John Brazier takes a look at some of our best analysis pieces in 2017 from Sell-Side Technology.
As 2017 draws to a close it’s time to look back at some of the best analysis that Sell-Side Technology has to offer from the past 12 months.
It’s unsurprising that regulation has dominated the market over the last twelve months, with the arrival of Mifid II just a matter of weeks away and the prospect of the General Data Protection Regulation (GDPR) and the Fundamental Review of the Trading Book (FRTB) coming over the horizon.
While Brexit has thrown up a number of questions over the future of the European financial landscape, significant advancements in artificial intelligence and machine learning are driving investment banks to greater levels of technology innovation.
Before he stepped down as CEO of the London Stock Exchange, Xavier Rolet said that the arrival of Mifid II’s new levels of market transparency was comparable to Christmas, or at least for the group’s clients. However, there are still technology-related issues to be addressed, with others warning against a race to the bottom in the name of transparency objectives.
Designed to replace broker-crossing networks, the emergence of systematic internalizers (SIs) as part of Mifid II has been a contentious and ongoing issue. Banks, brokers and buy-sides alike have all registered as Sis ahead of January and calls for greater clarity from Esma as to how the rules will be upheld have only grown in volume as the year elapsed.
Mifid II may be a sprawling, complex piece of regulation, but it is also been one of the main drivers behind European exchange’s business growth. Wiener Borse, Athens Stock Exchange, and Bats Europe (now CBOE) spoke to Sell-Side Technology about their plans to make the most of the new rules to attract new clients and built out their technology portfolios.
Artificial Intelligence has been one of the most prominent technology trends of the year, but it’s the combination of cognitive technologies – including machine learning, natural-language processing and robotics – that will yield the greatest benefits, as machines and algorithms become more ubiquitous in the capital markets.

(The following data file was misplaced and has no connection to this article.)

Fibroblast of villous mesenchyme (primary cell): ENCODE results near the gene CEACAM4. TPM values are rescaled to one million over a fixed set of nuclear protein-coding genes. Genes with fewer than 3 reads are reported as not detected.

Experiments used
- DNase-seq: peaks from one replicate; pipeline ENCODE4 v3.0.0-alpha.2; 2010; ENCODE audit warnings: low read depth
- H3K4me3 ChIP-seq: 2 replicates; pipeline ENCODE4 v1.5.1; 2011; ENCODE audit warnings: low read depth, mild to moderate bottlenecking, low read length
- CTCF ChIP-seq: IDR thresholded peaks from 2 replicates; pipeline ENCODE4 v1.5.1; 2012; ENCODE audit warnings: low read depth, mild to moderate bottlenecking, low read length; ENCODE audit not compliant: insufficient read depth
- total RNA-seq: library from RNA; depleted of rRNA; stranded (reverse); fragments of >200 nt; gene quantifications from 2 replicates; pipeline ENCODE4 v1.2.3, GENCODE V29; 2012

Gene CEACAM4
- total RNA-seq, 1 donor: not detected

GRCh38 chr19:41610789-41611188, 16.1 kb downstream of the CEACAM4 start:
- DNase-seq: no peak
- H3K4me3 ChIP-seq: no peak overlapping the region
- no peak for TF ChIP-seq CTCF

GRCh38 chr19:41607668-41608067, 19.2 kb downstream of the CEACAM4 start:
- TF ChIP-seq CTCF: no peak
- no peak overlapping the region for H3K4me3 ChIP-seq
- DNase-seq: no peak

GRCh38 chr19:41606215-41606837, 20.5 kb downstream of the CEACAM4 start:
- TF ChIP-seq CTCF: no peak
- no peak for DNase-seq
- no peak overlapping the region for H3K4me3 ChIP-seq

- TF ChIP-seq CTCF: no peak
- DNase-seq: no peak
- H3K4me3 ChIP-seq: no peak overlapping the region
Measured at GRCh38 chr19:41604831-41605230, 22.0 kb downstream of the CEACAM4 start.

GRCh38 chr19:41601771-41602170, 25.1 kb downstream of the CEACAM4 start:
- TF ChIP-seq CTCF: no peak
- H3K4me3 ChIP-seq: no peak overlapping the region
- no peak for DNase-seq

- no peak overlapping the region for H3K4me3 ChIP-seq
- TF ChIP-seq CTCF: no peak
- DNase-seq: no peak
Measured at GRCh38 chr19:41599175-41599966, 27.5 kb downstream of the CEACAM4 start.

Robotic process automation (RPA) has already made significant in-roads into banking middle-offices such as reconciliations, but some institutions haven’t been convinced by the technology yet. Disillusions over costs and inflexibility, especially compared with to alternative intelligence technologies, mean that RPA may have a limited shelf-life until more cognitive functions emerge.
The reality of Brexit for many financial institutions is relocation to other European cities than London, and, for most, Frankfurt is top of the list of ideal destinations. Technology vendors and start-ups are also looking to follow in their footsteps, meaning London faces a tough future when it comes to attracting and retaining fintech talent in the future.
Taking care of a stock exchange is no easy feat. It takes humility, strength and amusing life principles from certain animal groups to help navigate through challenging times. Wei-Shen Wong sits down with SGX CEO Boon Chye Loh to learn about those principles and how SGX is looking to expand.
In June the European Commission unveiled new plans for supervising non-EU central counterparties (CCPs) after Brexit, including the possibility that UK-based clearinghouses may be forced to relocate to the eurozone. Although the proposed rules would only apply to systemically important clearinghouses, there would still be major legal, operational and technological challenges to overcome.
Every sell-side institution is operating an innovation lab or accelerator hub to drive improvements throughout its business operations, however most have yet to look beyond their own walls. While the focus on cultural change is still a necessary and ongoing task, banks have learned lessons about chasing fintech ideals and are starting to broaden their approach to technology innovation.
Former SST deputy editor Dan DeFrancesco spoke to Nasdaq CEO Adena Friedman, who took on the role at the start of this year. Friedman discusses Nasdaq’s use of artificial intelligence for market surveillance, how she sees exchanges evolving in the coming years and her black belt in taekwondo.
Also: Trading Technologies is developing an OMS for the sell side and Orbital Insight is embracing a platform-as-a-service model.Subscribe to Weekly Wrap emails
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- Alt Data’s Ethical Day of Reckoning
- Wavelength Podcast Episode 142: AWS Talks Cloud Adoption in the Capital Markets